Somewhere in Pyongyang there is a button. A button that, if pushed, could unleash nuclear devastation upon South Korea. Following Wednesday's order for an unlikely strike at the United States, and the American move to install a missile defence system on the Pacific island of Guam, it is clear tensions have never been so high. But is the US adopting the correct strategy to defuse the situation?
The first issue to consider is the personality and outlook of leader Kim Jong-un. As the world's youngest head of state, he offers a number of challenges which his predecessor and father, Kim Jong-il, did not. At one level, he is keen to implement a "radical" economic restructuring programme, but on another, he refers to nuclear weapons as "the nation's life", refusing to relinquish them for anything which might, in western eyes, achieve the former goal.
In fact, strange as it may seem, his early leadership bears an ominously similar style to Henry VIII, a dictatorial giant of his age. Henry was only 18 when he ascended to the throne and within a week he ordered the execution of his father's two most unpopular ministers. His determined, single-minded nature and fascination of war with France resulted in England going to war with her great foe in June 1513, just four years into his reign. Henry's policies could be heavily influenced by the power-hungry Privy Council; a mirror image of Kim Jong-un's relationship to his close circle of military generals.
Without realising, Kim Jong-un has placed himself in a difficult, inflexible situation. By taking such a hard-line stance so early since his election in 2011, he risks being unable to backtrack on his policies in the face of severe criticism from his generals, the guardians of North Korean power. As with Henry VIII and others throughout history, young leaders have tended to feel the need to over-exert themselves in the field of international policy to compensate for their perceived inexperience. From Kim Jong-un's point of view, he doesn't want to represent a puppet to the North Korean people.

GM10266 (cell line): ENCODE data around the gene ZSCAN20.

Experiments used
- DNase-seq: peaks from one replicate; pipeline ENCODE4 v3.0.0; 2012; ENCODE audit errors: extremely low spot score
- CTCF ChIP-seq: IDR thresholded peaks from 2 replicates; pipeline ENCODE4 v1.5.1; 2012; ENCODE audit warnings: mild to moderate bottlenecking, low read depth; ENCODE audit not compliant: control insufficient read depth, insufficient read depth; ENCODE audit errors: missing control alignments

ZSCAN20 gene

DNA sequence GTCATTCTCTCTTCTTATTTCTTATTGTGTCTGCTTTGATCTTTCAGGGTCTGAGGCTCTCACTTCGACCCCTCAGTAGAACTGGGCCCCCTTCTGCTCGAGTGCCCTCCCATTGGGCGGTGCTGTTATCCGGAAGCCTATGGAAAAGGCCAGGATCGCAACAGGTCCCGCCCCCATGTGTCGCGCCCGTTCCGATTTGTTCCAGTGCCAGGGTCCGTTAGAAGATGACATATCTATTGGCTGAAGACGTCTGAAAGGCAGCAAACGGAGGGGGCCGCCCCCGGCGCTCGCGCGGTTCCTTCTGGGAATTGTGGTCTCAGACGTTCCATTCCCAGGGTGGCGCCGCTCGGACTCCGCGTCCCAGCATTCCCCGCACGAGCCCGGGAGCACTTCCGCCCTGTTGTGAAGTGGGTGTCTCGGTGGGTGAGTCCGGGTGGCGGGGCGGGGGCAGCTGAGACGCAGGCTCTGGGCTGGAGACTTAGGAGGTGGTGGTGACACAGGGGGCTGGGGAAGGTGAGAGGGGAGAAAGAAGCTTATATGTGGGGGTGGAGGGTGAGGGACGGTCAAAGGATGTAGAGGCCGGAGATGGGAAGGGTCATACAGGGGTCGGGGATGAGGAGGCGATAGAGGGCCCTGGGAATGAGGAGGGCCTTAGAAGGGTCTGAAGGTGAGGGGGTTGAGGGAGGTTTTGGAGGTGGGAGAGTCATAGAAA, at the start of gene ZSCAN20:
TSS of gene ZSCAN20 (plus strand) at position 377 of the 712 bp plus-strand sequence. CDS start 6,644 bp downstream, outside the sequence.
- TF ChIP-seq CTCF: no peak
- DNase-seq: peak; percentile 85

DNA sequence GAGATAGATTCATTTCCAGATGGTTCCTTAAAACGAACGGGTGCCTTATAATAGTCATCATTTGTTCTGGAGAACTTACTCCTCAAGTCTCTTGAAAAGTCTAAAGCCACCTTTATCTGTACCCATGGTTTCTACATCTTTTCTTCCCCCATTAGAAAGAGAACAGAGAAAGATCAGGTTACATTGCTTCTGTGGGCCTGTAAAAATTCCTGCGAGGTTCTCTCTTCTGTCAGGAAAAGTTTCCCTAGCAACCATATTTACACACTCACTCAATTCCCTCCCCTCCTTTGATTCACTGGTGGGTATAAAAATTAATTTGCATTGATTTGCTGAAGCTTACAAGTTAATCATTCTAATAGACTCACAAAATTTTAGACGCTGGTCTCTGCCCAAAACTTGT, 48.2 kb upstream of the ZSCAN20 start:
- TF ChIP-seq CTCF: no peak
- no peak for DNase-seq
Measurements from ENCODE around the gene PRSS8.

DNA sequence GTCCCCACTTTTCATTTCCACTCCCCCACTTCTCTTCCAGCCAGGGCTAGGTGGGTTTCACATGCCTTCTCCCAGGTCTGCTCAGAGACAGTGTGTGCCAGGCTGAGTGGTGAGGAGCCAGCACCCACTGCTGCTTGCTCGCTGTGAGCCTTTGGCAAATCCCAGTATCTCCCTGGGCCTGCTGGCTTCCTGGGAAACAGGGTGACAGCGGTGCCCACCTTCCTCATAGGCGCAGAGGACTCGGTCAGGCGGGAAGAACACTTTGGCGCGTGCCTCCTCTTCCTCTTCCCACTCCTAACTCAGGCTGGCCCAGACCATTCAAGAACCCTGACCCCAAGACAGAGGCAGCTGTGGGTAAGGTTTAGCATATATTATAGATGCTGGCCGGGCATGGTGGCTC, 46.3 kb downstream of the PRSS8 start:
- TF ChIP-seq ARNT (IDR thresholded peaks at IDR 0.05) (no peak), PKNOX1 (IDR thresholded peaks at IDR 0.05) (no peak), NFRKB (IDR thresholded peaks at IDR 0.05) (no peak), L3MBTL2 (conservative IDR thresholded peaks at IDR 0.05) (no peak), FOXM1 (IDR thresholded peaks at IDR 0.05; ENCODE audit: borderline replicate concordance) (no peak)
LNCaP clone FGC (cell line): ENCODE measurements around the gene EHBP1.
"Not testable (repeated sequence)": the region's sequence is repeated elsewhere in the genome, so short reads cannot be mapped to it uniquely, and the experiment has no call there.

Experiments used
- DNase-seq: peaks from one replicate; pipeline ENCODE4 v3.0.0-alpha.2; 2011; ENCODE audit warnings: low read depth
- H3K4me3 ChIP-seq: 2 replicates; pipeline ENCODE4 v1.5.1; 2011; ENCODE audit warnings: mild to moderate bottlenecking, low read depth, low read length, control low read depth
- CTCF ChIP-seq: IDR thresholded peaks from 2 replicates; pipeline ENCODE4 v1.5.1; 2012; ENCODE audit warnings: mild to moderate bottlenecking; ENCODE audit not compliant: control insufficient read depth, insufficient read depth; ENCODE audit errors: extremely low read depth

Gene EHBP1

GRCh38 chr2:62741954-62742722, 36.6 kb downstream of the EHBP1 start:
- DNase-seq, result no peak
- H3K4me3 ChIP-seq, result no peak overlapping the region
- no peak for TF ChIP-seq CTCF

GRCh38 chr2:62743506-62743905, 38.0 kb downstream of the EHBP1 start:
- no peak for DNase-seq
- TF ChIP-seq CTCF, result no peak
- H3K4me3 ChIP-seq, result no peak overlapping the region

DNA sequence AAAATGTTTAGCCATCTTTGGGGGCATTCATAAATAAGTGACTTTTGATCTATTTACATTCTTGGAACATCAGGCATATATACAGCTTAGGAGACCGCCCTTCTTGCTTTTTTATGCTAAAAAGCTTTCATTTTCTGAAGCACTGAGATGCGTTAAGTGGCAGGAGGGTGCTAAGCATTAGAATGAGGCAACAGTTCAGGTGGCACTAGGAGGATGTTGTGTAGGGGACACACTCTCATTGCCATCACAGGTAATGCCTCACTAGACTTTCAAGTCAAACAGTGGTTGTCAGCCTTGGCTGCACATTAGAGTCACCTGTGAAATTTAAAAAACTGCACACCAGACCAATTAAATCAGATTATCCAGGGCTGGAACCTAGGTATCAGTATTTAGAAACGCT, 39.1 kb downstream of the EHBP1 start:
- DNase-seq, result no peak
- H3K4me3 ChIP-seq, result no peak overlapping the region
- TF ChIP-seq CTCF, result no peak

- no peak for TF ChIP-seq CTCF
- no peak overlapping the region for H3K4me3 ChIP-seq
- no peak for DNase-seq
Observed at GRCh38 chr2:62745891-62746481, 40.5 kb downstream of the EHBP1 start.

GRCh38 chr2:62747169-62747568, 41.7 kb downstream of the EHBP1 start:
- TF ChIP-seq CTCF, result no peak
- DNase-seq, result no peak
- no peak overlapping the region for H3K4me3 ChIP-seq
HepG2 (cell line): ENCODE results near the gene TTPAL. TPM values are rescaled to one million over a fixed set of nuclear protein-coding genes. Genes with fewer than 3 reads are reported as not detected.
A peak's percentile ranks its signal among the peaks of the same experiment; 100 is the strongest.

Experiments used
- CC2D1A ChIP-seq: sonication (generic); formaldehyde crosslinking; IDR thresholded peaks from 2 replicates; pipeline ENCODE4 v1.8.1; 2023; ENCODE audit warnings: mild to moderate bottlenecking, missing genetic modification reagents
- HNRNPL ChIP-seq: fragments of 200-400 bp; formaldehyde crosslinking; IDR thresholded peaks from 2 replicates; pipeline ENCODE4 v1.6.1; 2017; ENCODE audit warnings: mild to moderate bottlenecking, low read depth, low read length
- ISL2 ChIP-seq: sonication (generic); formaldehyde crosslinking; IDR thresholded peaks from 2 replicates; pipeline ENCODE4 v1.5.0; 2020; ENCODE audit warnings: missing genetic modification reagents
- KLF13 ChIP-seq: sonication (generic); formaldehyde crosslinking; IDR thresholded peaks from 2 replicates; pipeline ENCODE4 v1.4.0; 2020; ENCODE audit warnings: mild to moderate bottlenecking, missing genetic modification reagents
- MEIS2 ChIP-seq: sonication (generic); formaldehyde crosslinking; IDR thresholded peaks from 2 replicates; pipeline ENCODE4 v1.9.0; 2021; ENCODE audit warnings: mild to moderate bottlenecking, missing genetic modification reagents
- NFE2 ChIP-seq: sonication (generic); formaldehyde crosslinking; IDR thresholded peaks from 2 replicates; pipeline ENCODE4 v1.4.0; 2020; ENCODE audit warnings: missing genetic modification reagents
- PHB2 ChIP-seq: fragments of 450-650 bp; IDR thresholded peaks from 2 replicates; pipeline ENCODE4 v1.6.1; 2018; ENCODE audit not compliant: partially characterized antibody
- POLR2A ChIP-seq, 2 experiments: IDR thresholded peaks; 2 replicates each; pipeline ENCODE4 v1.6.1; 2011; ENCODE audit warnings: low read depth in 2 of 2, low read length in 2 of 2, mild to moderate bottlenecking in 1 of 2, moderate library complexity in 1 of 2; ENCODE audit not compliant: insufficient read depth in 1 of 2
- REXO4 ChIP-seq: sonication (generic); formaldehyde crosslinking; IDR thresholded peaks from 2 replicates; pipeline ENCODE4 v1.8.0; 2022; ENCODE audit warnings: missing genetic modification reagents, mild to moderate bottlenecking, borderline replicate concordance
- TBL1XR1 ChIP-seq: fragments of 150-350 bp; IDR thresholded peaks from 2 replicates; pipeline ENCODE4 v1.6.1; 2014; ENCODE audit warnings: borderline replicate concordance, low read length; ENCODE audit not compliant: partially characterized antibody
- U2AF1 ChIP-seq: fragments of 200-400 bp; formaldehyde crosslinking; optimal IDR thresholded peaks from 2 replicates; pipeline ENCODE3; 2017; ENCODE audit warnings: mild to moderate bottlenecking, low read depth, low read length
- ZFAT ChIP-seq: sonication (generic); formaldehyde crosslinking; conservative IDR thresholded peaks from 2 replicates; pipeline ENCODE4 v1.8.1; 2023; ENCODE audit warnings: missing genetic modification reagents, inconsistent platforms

Second, there are grave risks that each side is on a different wavelength when it comes to understanding basic objectives. For example, it seems the North Koreans interpreted the US and South Korean military manoeuvres last month as offensive, when they were in fact a defensive deterrent, conforming to Theodore Roosevelt's famous policy, "speak softly and carry a big stick". Although the North has stopped short of military mobilization, the knee-jerk reaction by Kim Jong-un to what is, don't forget, an annual exercise epitomises his unpredictability.
At the same time, however, the US needs to adopt a flexible position and President Obama cannot give in too easily to public's demand for a hardline military stance. Because North Korea feels it needs to ramp up the rhetoric to be taken seriously there is a danger the regime's frustration may eventually boil over with America's "big stick" policy. Many analysts believe Kim Jong-un is actually seeking a fresh round of negotiations for the first time since 2009; the US should take the initiative, enter these talks and test his resolve. As it stands, the line to tread between military deterrence and provocation of North Korea is becoming thinner with every passing month.
Greater flexibility with an eye towards diplomatic channels must be the ultimate goal, whatever public opinion might say. For instance, while the new South Korean President, Park Geun-hye, has stated an interest in diplomacy talks without the requirement for the North's disarmament, the US still demands this prerequisite. Despite being unsuccessful to date, opening up diplomatic channels with China may also hold the key to pacifying North Korea's inexperienced, erratic leader.
Simply put, America's continuation of this "business as usual" course is likely to have grave consequences at some point in the future. As history has demonstrated time and again, it only takes one slight mistake or act of aggression during a tense period to spark a catastrophic conflict, beyond the point of no return. Above all, the recent crisis has armed North Korea with yet more excuses to push that deadly button and turn everyone's worst fears into a horrifying reality.Suggest a correction